In 1177, the current King Baldwin was a teenager with leprosy. He had been trained as a knight, so he had fighting skills as long as he could fend off the progressive crippling symptoms. He fought left-handed, guiding his horse with only his knees, since his right arm had become crippled first. Doomed to die painfully in any case, he was a bold fighter who tried to challenge Saladin’s gradual encirclement of his kingdom. In his most notable battle of November 1177, he was trapped with some Templars in Ascalon while Saladin’s army raided southern Palestine. Then he decided to sally out and attack; it was such an unexpected move that Saladin’s army, reduced by sending out raiding parties, could not regroup when they were suddenly attacked while crossing a river. Both Baldwin and Saladin survived, but Saladin recalled it as his most frightening defeat.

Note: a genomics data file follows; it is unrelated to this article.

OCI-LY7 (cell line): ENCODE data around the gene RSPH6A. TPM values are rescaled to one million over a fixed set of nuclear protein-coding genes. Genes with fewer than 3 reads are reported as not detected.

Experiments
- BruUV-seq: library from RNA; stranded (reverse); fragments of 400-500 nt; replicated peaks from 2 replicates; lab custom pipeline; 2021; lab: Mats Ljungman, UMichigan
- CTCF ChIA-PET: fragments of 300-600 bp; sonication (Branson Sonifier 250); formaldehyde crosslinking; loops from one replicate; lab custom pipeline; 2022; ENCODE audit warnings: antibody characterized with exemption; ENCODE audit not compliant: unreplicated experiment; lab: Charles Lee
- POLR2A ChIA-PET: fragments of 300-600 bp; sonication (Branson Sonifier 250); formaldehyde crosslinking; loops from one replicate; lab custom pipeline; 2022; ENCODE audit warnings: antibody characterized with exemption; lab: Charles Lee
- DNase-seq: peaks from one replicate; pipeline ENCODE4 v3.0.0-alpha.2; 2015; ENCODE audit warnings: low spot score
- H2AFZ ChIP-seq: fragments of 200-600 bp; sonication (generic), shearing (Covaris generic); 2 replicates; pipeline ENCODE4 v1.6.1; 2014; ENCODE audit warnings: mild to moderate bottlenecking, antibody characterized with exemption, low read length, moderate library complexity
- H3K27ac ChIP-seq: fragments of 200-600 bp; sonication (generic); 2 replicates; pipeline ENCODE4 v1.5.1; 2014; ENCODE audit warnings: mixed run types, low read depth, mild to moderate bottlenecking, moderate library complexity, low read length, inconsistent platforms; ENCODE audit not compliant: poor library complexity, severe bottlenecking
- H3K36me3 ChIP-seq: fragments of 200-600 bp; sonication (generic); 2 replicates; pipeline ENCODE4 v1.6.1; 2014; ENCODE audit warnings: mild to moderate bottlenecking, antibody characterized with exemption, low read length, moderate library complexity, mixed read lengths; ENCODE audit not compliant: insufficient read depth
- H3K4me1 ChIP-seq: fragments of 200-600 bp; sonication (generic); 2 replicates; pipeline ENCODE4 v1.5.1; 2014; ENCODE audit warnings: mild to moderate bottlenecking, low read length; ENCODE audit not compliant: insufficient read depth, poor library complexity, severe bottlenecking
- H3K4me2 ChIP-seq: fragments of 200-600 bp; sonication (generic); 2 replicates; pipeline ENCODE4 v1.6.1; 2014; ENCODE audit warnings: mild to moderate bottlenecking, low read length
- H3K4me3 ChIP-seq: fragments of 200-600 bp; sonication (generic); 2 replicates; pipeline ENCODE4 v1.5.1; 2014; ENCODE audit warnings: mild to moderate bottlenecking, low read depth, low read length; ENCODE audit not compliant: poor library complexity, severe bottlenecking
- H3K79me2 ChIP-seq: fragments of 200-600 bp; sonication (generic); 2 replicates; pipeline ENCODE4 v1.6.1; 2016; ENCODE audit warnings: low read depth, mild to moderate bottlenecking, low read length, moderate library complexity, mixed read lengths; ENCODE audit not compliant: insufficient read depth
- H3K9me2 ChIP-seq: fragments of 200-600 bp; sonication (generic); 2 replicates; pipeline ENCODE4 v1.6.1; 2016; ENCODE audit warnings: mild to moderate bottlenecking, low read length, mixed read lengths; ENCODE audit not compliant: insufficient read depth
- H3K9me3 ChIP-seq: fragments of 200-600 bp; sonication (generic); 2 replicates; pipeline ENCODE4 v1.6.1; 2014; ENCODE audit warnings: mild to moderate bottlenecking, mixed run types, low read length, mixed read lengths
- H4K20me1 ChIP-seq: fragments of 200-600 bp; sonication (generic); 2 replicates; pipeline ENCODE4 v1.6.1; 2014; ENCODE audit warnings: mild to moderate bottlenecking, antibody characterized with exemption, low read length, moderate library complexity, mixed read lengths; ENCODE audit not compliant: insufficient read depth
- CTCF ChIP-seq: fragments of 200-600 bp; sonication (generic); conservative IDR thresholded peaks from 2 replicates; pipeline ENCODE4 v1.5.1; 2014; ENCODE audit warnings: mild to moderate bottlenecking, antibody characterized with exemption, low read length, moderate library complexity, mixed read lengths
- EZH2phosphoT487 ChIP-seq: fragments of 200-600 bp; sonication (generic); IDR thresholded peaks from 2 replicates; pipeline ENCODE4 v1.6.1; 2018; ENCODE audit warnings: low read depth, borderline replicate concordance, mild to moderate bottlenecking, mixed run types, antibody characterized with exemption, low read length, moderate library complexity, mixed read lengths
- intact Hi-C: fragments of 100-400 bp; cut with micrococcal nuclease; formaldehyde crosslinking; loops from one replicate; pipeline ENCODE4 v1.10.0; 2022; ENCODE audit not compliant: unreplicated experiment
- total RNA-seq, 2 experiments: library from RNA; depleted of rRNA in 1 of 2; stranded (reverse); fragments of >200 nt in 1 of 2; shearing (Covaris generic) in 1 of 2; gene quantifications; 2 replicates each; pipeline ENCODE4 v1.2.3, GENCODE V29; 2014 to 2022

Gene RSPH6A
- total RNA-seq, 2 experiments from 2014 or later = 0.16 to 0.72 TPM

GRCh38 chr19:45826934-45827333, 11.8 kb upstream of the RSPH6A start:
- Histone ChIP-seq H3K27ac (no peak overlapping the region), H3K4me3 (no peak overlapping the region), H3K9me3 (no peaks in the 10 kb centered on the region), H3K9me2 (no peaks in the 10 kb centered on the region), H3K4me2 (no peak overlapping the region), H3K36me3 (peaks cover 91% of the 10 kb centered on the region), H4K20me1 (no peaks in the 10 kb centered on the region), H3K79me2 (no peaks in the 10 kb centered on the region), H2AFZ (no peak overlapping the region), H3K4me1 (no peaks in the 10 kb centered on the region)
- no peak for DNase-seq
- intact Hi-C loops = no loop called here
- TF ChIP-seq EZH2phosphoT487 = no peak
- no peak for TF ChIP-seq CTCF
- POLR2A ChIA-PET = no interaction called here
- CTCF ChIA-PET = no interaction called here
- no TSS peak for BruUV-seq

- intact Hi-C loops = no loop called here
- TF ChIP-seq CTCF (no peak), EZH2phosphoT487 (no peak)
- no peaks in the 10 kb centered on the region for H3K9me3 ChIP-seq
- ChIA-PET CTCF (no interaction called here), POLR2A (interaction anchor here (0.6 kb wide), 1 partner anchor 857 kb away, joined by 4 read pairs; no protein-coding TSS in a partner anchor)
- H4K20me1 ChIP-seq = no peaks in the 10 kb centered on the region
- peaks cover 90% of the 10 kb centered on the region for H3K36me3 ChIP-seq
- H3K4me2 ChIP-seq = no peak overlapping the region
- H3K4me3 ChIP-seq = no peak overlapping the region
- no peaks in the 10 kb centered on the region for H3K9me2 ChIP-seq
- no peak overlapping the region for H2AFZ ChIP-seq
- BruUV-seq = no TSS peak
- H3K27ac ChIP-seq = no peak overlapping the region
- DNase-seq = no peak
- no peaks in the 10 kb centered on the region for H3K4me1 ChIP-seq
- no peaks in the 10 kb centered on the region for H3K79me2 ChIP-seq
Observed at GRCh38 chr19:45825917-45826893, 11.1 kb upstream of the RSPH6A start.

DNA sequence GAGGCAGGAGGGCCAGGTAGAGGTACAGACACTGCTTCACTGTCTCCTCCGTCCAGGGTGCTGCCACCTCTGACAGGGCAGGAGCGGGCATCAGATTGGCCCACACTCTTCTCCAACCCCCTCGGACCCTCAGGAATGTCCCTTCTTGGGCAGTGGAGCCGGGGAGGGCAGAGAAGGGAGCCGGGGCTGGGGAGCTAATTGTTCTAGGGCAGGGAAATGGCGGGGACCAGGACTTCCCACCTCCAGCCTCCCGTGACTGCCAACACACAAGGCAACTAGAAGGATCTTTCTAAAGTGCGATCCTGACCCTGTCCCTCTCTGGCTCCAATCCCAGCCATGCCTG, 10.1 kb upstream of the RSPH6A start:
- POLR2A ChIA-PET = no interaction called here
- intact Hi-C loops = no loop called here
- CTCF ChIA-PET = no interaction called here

Baldwin had a sister Sibylla and a much younger half-sister Isabella (whose grandfather was the Byzantine Emperor). Both girls were fated to be married as young as possible, since it was unclear if Baldwin would live long, and leprosy made him infertile.

In 1177, Sibylla was a teenage pregnant widow. Luckily she at least had a boy (named Baldwin), but now they had to start over. Everyone argued about what to do with her next. They wanted another wealthy European knight, like the first one (cousin to King of France), but matches kept falling through, probably sabotaged by political factions. Finally, young Baldwin chose the newly-arrived brother of his Constable. He was not as high-ranking as they’d have liked, but was vassal to the King of England and a skilled knight. So Guy of Lusignan entered the family in 1180. Guy and Sibylla had two daughters, but so far, little Baldwin V looked healthy.